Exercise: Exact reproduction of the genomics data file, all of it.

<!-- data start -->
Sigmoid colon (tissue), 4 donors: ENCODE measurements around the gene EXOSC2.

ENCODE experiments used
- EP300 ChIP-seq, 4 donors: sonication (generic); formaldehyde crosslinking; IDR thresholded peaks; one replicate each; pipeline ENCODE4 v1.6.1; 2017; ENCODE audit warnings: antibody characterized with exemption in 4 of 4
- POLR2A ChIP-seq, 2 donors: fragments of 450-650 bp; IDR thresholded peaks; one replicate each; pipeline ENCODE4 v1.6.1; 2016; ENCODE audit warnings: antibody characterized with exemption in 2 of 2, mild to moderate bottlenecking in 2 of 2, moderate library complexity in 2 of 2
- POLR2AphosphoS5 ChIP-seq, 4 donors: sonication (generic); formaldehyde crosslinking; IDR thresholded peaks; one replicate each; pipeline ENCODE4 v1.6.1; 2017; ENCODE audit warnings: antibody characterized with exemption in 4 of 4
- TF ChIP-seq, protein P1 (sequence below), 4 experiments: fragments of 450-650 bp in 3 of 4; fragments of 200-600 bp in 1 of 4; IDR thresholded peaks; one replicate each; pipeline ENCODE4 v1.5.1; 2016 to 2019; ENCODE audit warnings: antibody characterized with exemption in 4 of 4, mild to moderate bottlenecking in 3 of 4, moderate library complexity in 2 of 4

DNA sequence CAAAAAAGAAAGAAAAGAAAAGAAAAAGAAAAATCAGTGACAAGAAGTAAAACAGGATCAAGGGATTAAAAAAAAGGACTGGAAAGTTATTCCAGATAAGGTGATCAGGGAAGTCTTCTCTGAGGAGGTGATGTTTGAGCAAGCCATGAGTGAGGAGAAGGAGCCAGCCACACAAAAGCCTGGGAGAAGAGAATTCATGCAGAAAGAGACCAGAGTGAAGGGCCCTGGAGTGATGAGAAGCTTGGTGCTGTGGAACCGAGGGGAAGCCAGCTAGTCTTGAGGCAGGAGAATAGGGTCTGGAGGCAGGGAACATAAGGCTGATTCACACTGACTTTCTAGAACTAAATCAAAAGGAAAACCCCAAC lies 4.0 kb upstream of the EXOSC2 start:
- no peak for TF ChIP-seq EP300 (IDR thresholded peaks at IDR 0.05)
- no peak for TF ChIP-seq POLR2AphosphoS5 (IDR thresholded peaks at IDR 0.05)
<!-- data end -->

Sigmoid colon (tissue), 4 donors: ENCODE measurements around the gene EXOSC2.

ENCODE experiments used
- EP300 ChIP-seq, 4 donors: sonication (generic); formaldehyde crosslinking; IDR thresholded peaks; one replicate each; pipeline ENCODE4 v1.6.1; 2017; ENCODE audit warnings: antibody characterized with exemption in 4 of 4
- POLR2A ChIP-seq, 2 donors: fragments of 450-650 bp; IDR thresholded peaks; one replicate each; pipeline ENCODE4 v1.6.1; 2016; ENCODE audit warnings: antibody characterized with exemption in 2 of 2, mild to moderate bottlenecking in 2 of 2, moderate library complexity in 2 of 2
- POLR2AphosphoS5 ChIP-seq, 4 donors: sonication (generic); formaldehyde crosslinking; IDR thresholded peaks; one replicate each; pipeline ENCODE4 v1.6.1; 2017; ENCODE audit warnings: antibody characterized with exemption in 4 of 4
- TF ChIP-seq, protein P1 (sequence below), 4 experiments: fragments of 450-650 bp in 3 of 4; fragments of 200-600 bp in 1 of 4; IDR thresholded peaks; one replicate each; pipeline ENCODE4 v1.5.1; 2016 to 2019; ENCODE audit warnings: antibody characterized with exemption in 4 of 4, mild to moderate bottlenecking in 3 of 4, moderate library complexity in 2 of 4

DNA sequence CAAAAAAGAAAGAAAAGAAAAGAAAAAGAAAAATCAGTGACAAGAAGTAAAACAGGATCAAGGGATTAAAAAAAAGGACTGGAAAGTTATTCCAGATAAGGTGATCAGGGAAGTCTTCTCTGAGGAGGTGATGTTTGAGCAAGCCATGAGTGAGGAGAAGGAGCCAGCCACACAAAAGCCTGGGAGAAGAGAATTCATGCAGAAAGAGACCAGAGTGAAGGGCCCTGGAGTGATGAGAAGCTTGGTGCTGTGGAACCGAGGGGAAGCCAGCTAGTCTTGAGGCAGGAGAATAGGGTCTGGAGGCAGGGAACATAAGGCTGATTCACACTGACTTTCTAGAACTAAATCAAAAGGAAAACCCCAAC lies 4.0 kb upstream of the EXOSC2 start:
- no peak for TF ChIP-seq EP300 (IDR thresholded peaks at IDR 0.05)
- no peak for TF ChIP-seq POLR2AphosphoS5 (IDR thresholded peaks at IDR 0.05)